Wednesday, June 17, 2009

Generation X Has Ideals?

Another blog I've started following is The Gen X Files, written by Dave Sohigian. One of his recent posts caught my eye, debunking seven myths about Generation X.

He goes through the usual litany—we are slackers, we are selfish, we are cynical, we hate our parents—admiriably defending X's unique point of view throughout. But one myth and Dave's response to it really spoke to me:

We have no ideals
We grew up surrounded by talk about ideals, so yeah, we are a bit tired of talking about them. Our generation wants to know how we can realistically change society for the better. We don’t see missing the ideal state as a failure and are willing to compromise ideology for practicality. But that does not mean we don’t have ideals.

I think Dave really hits the nail on the head. Most Xers I know really do want to change society for the better. And most of them are too practical to try and attempt it in any but the smallest ways. That's at least how I've always felt.

But ideals? Dave says we have them, I'm not so sure. If we were to create a list of Generation X ideals, how long would it be? The Free Dictionary says an ideal is a "conception of something in its absolute perfection." Do Xers even believe in absolute perfection?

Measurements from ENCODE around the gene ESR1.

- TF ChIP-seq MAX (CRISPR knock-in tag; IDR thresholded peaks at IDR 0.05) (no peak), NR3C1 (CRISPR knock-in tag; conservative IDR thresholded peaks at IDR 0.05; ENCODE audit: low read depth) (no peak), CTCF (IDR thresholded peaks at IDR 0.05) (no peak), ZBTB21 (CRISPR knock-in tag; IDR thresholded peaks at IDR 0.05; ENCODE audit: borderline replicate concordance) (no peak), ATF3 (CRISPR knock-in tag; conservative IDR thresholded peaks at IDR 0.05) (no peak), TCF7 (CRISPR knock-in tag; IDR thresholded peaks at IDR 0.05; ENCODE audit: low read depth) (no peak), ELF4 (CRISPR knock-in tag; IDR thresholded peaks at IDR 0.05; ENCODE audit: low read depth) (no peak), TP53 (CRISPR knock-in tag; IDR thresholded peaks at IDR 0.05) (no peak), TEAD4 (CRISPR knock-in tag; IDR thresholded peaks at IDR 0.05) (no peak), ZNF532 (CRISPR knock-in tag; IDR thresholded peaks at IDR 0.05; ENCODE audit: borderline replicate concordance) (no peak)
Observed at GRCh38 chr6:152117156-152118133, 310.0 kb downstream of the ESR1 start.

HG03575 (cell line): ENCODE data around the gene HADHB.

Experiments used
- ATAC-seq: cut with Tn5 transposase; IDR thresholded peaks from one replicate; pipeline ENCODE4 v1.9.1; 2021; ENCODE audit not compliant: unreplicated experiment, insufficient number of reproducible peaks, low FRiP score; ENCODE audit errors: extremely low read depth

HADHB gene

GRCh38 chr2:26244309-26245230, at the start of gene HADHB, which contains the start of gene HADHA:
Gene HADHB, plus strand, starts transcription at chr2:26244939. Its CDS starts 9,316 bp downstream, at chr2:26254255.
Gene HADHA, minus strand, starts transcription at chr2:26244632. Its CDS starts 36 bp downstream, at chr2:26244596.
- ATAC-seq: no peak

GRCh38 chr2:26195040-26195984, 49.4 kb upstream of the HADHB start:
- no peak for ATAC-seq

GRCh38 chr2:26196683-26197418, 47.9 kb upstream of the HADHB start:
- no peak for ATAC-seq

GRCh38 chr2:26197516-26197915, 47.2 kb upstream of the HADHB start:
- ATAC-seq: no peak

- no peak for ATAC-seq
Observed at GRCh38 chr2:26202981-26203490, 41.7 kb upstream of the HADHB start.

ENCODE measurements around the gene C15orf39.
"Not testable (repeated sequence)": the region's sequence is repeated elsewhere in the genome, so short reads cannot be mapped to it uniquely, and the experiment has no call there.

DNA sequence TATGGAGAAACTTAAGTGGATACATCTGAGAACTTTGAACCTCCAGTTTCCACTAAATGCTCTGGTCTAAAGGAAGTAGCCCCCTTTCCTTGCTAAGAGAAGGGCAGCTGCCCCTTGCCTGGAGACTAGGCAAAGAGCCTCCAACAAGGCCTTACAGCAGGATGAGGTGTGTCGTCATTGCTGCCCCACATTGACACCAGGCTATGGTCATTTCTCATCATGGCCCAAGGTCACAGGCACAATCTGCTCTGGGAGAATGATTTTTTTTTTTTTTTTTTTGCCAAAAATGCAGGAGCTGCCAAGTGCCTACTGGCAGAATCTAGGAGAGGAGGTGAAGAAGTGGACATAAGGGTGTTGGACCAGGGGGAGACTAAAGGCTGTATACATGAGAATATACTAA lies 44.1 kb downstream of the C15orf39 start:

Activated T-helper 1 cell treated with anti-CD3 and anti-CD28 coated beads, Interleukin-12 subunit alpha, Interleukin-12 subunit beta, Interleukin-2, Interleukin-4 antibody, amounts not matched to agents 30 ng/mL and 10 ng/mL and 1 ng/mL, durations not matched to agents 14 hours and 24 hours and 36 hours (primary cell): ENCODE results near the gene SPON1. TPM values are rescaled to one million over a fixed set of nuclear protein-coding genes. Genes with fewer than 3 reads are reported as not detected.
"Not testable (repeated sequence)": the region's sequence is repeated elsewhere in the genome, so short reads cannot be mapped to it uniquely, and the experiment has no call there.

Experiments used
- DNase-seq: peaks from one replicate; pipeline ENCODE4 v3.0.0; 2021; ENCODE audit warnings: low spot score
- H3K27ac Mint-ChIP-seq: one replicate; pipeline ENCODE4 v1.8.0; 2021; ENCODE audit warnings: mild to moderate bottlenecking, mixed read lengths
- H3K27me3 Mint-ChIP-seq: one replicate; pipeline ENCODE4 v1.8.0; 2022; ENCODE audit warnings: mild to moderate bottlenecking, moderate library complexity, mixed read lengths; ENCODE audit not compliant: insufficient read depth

Anyone got any nominations for the ideals of Generation X?


jen said...

Great post. I'll give this some thought. In the meantime, keep blogging about our brilliant generation! I am a fan of Dave's.

David said...

@Eric - great post and thanks for the shout out. Here are a couple Ideals that I hold dear:

Innovation through Iteration. I am not sure if this is purely a GenX thing, but it appeals to me. The idea that you would construct the perfect vision in your mind and then build that in reality just seems silly to me (and I think many GenX'ers). It is much more "ideal" to build something and test it out, then make the next (and improved) version.

Collaboration by choice. A second important ideal is that we form communities and collaborate by individual choice. This may also be a Boomer value, but I think it runs strong in Gen X'ers in a unique way. Jen (above) is religious, I am not, but we share a bond of our attitudes and form an online community. Each of us chooses to collaborate consciously - we don't have to be the same political party or geography.

So there are two for you...

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